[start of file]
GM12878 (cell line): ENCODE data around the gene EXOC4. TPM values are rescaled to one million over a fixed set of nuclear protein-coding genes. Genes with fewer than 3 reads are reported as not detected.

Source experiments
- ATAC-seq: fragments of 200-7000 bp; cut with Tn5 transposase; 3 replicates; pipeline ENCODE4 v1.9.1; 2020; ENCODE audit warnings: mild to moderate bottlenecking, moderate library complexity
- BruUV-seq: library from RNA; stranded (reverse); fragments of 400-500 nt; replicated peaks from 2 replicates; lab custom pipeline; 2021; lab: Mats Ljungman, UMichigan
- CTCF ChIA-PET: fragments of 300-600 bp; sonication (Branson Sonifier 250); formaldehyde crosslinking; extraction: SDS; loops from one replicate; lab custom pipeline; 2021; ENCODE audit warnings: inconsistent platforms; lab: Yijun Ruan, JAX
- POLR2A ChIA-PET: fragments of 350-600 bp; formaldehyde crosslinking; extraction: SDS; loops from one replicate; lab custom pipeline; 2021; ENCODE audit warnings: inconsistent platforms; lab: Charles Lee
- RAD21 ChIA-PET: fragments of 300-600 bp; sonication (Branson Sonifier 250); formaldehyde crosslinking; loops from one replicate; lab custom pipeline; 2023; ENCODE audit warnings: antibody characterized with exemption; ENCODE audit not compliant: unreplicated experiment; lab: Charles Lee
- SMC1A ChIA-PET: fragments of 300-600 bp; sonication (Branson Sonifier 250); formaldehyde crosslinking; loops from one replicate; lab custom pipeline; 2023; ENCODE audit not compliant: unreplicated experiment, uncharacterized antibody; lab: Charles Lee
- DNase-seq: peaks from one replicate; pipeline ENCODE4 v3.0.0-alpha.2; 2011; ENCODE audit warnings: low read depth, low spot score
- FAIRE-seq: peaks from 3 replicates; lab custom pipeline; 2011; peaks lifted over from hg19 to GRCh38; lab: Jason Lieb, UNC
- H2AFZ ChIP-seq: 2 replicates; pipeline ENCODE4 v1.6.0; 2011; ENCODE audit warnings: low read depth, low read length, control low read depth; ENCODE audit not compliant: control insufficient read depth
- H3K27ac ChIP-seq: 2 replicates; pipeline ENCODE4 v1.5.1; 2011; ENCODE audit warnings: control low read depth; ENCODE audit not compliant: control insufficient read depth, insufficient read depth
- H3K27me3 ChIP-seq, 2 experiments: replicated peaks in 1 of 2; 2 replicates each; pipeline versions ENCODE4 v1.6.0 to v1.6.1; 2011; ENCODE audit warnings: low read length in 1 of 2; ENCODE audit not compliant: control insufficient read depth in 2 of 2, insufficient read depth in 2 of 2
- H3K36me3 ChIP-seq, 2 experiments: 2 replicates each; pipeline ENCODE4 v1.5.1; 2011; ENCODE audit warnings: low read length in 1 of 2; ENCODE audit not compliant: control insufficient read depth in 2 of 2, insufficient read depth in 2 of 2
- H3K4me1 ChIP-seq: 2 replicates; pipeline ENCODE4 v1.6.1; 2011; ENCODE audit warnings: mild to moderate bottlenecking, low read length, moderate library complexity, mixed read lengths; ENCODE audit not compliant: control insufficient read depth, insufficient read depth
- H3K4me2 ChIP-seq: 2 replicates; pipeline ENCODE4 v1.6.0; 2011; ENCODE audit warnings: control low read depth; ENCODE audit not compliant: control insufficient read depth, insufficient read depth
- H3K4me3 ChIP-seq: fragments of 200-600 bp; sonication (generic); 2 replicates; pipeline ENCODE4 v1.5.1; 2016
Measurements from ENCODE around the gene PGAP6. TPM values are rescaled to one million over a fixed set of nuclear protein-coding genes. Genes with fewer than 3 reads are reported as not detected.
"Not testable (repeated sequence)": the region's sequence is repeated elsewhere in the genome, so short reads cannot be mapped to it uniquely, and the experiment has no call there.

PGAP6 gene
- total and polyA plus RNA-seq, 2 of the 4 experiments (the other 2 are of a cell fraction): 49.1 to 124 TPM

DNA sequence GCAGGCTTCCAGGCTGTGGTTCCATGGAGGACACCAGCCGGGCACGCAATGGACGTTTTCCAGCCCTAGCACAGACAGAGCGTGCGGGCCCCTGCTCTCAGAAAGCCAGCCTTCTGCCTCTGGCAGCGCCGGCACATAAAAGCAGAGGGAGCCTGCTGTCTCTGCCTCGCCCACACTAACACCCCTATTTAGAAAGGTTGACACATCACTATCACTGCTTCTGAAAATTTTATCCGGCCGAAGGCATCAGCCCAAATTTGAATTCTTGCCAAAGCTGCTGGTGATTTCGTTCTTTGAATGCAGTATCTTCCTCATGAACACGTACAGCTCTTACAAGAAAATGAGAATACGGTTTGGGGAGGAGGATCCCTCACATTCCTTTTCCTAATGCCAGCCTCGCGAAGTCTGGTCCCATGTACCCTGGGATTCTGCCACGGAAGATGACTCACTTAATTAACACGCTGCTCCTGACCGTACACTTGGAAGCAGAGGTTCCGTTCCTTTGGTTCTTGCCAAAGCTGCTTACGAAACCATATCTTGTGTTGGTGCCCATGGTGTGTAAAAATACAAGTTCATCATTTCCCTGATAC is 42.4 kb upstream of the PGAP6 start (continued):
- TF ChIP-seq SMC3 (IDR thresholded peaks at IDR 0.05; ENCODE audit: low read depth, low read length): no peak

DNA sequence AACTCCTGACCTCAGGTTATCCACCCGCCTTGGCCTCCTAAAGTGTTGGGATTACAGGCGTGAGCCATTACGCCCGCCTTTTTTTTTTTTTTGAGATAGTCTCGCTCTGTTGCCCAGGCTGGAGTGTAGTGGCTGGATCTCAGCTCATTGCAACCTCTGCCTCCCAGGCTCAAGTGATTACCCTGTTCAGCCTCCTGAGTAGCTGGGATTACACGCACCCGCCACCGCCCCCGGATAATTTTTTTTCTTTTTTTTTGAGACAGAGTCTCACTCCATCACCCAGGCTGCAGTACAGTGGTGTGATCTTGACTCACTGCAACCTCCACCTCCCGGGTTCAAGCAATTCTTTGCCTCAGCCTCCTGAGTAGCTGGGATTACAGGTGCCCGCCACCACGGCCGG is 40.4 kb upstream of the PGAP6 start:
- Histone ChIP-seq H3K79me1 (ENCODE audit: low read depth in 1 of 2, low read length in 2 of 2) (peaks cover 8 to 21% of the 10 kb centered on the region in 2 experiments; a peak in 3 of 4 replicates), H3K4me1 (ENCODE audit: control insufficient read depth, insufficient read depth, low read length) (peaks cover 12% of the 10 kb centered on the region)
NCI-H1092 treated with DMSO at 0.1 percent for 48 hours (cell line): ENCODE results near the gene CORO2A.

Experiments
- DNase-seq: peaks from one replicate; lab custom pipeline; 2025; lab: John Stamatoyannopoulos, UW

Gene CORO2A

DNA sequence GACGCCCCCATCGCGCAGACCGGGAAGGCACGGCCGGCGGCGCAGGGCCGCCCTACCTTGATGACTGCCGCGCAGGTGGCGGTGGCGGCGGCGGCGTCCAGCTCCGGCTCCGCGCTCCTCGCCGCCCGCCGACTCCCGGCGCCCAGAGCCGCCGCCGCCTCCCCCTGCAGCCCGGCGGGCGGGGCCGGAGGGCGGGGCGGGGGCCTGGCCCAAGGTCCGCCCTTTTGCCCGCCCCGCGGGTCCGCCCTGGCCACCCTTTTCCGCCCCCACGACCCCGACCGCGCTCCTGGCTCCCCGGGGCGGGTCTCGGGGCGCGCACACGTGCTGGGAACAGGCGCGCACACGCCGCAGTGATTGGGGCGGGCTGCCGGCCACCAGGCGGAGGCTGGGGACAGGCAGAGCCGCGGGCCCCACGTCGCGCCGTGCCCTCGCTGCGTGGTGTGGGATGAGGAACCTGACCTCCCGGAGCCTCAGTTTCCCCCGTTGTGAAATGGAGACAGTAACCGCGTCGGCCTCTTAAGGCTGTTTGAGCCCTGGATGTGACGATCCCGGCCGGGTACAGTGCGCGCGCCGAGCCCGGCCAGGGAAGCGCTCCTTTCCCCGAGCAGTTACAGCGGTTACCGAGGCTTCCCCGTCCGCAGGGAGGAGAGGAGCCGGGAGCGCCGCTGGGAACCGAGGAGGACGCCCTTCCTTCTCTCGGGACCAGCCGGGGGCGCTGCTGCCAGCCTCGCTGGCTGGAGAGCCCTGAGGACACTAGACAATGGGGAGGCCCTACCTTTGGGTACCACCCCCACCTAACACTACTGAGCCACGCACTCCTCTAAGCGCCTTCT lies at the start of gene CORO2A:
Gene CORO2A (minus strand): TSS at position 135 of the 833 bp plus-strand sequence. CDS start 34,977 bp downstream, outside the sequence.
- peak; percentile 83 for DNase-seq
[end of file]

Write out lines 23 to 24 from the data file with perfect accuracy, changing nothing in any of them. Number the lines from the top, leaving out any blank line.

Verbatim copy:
- TF ChIP-seq SMC3 (IDR thresholded peaks at IDR 0.05; ENCODE audit: low read depth, low read length): no peak

DNA sequence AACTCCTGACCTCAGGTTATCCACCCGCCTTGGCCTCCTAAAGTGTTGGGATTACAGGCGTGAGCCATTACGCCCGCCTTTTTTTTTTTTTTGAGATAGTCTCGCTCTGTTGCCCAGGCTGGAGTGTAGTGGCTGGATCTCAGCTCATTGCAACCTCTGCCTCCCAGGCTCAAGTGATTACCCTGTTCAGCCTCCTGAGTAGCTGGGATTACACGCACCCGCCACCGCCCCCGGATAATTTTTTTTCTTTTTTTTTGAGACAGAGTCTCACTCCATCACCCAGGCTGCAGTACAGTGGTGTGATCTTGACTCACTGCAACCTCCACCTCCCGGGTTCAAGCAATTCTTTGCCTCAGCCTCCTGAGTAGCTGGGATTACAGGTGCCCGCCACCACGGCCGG is 40.4 kb upstream of the PGAP6 start: